The joker who brought hope to the mediocre

On Friday 23rd February 2007, Swansea City appointed Roberto Martinez as their new manager. By taking the reins in south-west Wales, the 33-year-old replaced Kenny Jackett who had overlooked Martinez for a spot in his team before the Spaniard moved on to Chester City.

Martinez was a huge success at Swansea, winning the League One title at a canter and consolidating the club’s position the following season with a very respectable top-half Championship finish. In addition to some fine results, Martinez managed to coax sublime football from the Swans, prompting envious eyes to watch on with interest.

Among the admirers during the 2008/09 season was a certain Premiership chairman. Dave Whelan liked what he saw and Martinez’s Wigan Athletic connections made his switch to the DW Stadium last summer an obvious one.

Less obviously, Martinez’s sole Championship campaign also drew fascination from a current Premiership manager. Not that Ian Holloway was managing anyone that season. Having just been relieved of his duties after overseeing Leicester City’s relegation to the third tier for the first time in their history, Holloway was merely watching and learning.

When Blackpool came calling, few could reasonably have expected that Holloway’s delight at Martinez’s methods would reap the rewards of a play-off push. Particularly at the cruel expense of the club whose previous season had been the base model for his work at Bloomfield Road.

Yet Swansea were edged out on the last day, firing just two shots at Doncaster’s goal in their final game as the Tangerines narrowly retained the top six status they had coveted for weeks and gained so late. Holloway made heroes of previously unremarkable lower-league men such as Gary Taylor-Fletcher, Keith Southern and Ian Evatt.

Employing a 4-3-3 formation and demanding that the high ball be shelved for the majority of the game, Holloway inspired Blackpool to produce some commanding performances. Coincidentally, the most ruthless was a 5-1 demolition of play-off rivals Swansea.

Martinez had not been working with megastars, but Holloway managed to go one step further whilst arguably working with a weaker squad. Match of the Day viewers will enjoy the post-match quips but the fact is that the Blackpool boss has set a new standard for managers of similarly unfancied Championship clubs ahead of the forthcoming new season.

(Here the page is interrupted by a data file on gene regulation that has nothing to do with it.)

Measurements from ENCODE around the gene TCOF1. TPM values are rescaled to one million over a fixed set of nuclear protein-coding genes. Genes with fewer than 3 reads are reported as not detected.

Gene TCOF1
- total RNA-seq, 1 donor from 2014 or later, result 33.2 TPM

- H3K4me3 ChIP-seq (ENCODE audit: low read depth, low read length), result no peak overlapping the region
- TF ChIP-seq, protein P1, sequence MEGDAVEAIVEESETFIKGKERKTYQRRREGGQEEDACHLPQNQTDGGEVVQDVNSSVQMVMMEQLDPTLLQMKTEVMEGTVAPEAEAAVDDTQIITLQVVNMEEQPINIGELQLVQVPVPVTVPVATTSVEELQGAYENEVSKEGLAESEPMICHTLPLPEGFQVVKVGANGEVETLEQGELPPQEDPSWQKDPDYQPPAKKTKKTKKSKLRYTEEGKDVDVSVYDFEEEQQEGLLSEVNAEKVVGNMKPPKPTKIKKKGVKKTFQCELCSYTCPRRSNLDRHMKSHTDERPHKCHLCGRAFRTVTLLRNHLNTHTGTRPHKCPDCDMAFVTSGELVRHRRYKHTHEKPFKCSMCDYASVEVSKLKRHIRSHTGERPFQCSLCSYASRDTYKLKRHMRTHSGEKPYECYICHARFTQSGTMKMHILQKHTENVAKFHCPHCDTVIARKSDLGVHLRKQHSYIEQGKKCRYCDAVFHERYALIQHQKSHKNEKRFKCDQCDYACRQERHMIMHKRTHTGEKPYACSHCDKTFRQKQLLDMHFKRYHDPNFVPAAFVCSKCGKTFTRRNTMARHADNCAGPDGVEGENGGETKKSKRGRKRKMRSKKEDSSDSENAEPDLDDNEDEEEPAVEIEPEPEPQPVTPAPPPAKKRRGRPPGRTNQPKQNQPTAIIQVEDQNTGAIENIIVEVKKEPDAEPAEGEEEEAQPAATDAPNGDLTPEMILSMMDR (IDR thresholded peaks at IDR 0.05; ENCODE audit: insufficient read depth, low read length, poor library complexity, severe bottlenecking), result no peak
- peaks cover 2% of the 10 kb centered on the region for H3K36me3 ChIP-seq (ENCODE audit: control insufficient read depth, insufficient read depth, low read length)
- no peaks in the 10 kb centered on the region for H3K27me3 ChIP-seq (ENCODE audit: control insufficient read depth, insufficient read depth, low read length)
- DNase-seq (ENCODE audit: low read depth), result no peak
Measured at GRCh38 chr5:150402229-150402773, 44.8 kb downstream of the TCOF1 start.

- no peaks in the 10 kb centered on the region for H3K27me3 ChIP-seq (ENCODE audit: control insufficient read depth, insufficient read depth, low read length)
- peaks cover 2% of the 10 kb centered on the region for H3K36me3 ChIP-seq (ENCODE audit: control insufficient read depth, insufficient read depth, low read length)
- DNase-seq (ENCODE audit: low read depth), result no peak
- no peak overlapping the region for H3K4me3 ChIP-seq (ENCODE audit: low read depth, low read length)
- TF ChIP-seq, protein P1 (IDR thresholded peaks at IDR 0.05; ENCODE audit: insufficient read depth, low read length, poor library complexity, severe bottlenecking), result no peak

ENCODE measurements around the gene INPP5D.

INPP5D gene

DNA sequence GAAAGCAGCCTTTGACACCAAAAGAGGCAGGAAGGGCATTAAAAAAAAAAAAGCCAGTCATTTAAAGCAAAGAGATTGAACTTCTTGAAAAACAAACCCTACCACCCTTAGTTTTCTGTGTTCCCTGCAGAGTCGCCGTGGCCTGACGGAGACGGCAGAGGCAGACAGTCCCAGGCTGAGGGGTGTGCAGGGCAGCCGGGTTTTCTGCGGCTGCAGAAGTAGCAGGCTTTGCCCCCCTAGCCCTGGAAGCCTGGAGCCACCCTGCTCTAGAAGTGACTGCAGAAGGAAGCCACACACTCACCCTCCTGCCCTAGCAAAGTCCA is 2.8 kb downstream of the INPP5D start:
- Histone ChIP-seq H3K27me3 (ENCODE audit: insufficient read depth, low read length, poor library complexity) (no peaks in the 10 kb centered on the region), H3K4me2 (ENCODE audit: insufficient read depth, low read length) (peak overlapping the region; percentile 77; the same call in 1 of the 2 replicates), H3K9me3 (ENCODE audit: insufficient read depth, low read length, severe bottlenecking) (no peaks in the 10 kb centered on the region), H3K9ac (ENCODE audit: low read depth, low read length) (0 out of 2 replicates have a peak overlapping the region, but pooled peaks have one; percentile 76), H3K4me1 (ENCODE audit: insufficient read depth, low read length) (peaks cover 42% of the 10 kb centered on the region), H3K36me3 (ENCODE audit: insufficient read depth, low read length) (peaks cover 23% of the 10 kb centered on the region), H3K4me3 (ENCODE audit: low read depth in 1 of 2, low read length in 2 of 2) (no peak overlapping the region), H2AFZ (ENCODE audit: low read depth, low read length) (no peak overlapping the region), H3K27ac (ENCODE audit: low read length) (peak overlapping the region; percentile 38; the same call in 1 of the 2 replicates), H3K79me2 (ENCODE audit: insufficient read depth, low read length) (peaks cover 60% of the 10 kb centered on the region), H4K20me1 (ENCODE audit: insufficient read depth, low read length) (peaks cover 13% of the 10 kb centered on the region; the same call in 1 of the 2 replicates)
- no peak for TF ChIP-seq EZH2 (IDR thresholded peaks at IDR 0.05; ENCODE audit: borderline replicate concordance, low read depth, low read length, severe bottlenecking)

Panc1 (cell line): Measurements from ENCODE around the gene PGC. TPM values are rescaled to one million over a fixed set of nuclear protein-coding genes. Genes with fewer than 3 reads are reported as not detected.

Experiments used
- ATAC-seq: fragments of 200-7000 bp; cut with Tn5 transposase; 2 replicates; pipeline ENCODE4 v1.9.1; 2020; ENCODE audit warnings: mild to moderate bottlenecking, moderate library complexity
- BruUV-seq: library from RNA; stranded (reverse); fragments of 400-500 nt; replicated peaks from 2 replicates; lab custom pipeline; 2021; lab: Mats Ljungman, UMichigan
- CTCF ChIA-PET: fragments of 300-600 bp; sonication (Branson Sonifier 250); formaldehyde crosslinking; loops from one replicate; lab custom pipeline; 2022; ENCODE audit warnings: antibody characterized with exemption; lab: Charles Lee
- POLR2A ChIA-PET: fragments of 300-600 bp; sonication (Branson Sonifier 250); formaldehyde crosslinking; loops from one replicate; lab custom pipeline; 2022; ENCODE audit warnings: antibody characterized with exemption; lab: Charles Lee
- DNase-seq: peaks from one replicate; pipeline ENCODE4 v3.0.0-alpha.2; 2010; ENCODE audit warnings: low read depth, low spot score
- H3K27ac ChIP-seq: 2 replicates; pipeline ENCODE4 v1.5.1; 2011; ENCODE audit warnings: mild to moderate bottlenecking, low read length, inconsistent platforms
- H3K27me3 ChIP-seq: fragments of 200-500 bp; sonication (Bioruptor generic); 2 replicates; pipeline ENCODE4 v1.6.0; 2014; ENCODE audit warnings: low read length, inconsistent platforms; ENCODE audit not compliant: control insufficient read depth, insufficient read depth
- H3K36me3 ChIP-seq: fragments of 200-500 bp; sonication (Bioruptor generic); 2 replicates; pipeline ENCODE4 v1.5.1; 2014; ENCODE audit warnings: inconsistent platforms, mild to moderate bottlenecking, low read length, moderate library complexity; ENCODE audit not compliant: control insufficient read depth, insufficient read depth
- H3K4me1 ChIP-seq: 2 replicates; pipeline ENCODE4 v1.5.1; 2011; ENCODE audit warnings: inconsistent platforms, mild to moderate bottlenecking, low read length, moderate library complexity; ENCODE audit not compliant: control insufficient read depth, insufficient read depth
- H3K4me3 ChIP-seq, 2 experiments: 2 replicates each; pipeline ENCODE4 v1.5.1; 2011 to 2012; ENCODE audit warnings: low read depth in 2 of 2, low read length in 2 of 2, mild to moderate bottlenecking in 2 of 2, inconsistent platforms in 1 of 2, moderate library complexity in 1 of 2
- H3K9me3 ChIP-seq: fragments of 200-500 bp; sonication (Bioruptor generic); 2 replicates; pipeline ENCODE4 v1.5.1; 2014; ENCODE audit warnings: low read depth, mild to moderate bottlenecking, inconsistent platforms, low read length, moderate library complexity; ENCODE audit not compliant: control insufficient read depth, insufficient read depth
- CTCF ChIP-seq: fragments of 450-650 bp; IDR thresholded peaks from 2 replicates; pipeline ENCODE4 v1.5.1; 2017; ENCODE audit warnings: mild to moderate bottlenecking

And there are plenty of them.

One is Kenny Jackett, who preceded the progressive Martinez at Swansea. Jackett’s hard-working Millwall side will not play the same attractive, short-passing game that Holloway fostered at Blackpool but they will have been encouraged by the evidence that a small budget does not prevent big ideas.

Another is Martinez’s successor Paulo Sousa, limited by a restrictive budget at the Liberty Stadium but determined to impose a continental style on a cheaply-assembled squad. It is unclear whether he will continue that policy at Swansea, whose fans became frustrated at their team’s woeful record in front of goal as the pressure told, or instead perhaps at rumoured suitors Leicester.

Without question, though, the second tier of English football is becoming home to an increasing number of forward-thinking managers. Buoyed by the success enjoyed by Martinez and Holloway, the trend of Championship managers gleaning attractive football from unfashionable players is surely set to continue.

The Seventy Two
The Seventy Two published an outstanding series of articles about the Football League between 2010-12 and was the brainchild of Leicester City fan, David Bevan. As well as collaborating with The Two Unfortunates on the Football League Blog Network and a mammoth 2011-12 season preview, the site featured a host of leading bloggers and David was rewarded with a nomination in the 2011 Football Supporters’ Federation awards. Latterly, he was joined as co-editor by Joe Harrison and TTU is happy to present this archive of the site’s output.

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